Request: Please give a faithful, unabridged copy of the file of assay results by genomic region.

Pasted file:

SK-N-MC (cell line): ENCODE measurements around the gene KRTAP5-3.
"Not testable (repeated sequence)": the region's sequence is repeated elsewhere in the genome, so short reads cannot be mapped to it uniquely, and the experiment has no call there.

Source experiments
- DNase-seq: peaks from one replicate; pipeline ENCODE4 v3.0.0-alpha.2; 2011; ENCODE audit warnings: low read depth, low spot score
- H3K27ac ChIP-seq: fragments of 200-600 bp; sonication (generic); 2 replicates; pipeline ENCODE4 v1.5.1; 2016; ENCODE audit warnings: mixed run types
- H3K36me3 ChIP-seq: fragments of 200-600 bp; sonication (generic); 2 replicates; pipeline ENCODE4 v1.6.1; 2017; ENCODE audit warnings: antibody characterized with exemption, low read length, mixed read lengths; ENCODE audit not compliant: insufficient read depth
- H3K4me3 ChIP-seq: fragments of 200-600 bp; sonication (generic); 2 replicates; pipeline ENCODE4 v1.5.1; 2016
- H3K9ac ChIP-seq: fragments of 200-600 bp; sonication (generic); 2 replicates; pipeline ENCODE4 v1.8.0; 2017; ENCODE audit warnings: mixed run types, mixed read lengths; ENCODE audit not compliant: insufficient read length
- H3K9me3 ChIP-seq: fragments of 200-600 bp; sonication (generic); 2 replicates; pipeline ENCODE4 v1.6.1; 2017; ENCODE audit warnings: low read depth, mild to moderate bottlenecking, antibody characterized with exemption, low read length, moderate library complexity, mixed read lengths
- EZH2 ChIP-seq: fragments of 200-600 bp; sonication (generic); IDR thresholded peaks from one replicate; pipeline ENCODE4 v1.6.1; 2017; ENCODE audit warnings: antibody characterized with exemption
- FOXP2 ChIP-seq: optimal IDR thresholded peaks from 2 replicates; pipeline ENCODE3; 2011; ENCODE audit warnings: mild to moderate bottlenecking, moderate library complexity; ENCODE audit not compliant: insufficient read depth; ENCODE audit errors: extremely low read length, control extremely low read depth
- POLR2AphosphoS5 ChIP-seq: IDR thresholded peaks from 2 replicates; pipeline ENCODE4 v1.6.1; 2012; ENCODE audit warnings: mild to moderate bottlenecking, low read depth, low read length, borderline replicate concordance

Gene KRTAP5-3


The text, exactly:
SK-N-MC (cell line): ENCODE measurements around the gene KRTAP5-3.
"Not testable (repeated sequence)": the region's sequence is repeated elsewhere in the genome, so short reads cannot be mapped to it uniquely, and the experiment has no call there.

Source experiments
- DNase-seq: peaks from one replicate; pipeline ENCODE4 v3.0.0-alpha.2; 2011; ENCODE audit warnings: low read depth, low spot score
- H3K27ac ChIP-seq: fragments of 200-600 bp; sonication (generic); 2 replicates; pipeline ENCODE4 v1.5.1; 2016; ENCODE audit warnings: mixed run types
- H3K36me3 ChIP-seq: fragments of 200-600 bp; sonication (generic); 2 replicates; pipeline ENCODE4 v1.6.1; 2017; ENCODE audit warnings: antibody characterized with exemption, low read length, mixed read lengths; ENCODE audit not compliant: insufficient read depth
- H3K4me3 ChIP-seq: fragments of 200-600 bp; sonication (generic); 2 replicates; pipeline ENCODE4 v1.5.1; 2016
- H3K9ac ChIP-seq: fragments of 200-600 bp; sonication (generic); 2 replicates; pipeline ENCODE4 v1.8.0; 2017; ENCODE audit warnings: mixed run types, mixed read lengths; ENCODE audit not compliant: insufficient read length
- H3K9me3 ChIP-seq: fragments of 200-600 bp; sonication (generic); 2 replicates; pipeline ENCODE4 v1.6.1; 2017; ENCODE audit warnings: low read depth, mild to moderate bottlenecking, antibody characterized with exemption, low read length, moderate library complexity, mixed read lengths
- EZH2 ChIP-seq: fragments of 200-600 bp; sonication (generic); IDR thresholded peaks from one replicate; pipeline ENCODE4 v1.6.1; 2017; ENCODE audit warnings: antibody characterized with exemption
- FOXP2 ChIP-seq: optimal IDR thresholded peaks from 2 replicates; pipeline ENCODE3; 2011; ENCODE audit warnings: mild to moderate bottlenecking, moderate library complexity; ENCODE audit not compliant: insufficient read depth; ENCODE audit errors: extremely low read length, control extremely low read depth
- POLR2AphosphoS5 ChIP-seq: IDR thresholded peaks from 2 replicates; pipeline ENCODE4 v1.6.1; 2012; ENCODE audit warnings: mild to moderate bottlenecking, low read depth, low read length, borderline replicate concordance

Gene KRTAP5-3